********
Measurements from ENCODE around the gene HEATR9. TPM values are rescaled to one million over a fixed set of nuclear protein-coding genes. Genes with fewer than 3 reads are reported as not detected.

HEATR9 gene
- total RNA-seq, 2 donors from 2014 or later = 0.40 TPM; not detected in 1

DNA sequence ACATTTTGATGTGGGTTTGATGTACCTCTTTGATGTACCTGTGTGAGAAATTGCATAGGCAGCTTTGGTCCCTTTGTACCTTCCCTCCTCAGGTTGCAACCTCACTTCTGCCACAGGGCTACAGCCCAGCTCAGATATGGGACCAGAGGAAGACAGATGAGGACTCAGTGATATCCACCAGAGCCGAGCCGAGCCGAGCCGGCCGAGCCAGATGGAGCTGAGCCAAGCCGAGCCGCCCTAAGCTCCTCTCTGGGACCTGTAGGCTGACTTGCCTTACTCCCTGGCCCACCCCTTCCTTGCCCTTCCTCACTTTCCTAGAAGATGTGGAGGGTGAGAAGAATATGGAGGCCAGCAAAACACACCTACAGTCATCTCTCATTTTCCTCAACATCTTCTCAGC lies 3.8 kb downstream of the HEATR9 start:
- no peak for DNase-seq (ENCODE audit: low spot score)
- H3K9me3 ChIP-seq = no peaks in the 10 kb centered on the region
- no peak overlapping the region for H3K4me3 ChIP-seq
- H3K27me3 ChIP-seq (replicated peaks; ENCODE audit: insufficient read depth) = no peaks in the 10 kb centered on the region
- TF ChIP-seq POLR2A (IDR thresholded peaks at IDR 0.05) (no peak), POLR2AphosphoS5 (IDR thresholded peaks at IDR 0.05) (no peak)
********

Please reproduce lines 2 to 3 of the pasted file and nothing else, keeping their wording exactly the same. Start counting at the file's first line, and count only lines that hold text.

HEATR9 gene
- total RNA-seq, 2 donors from 2014 or later = 0.40 TPM; not detected in 1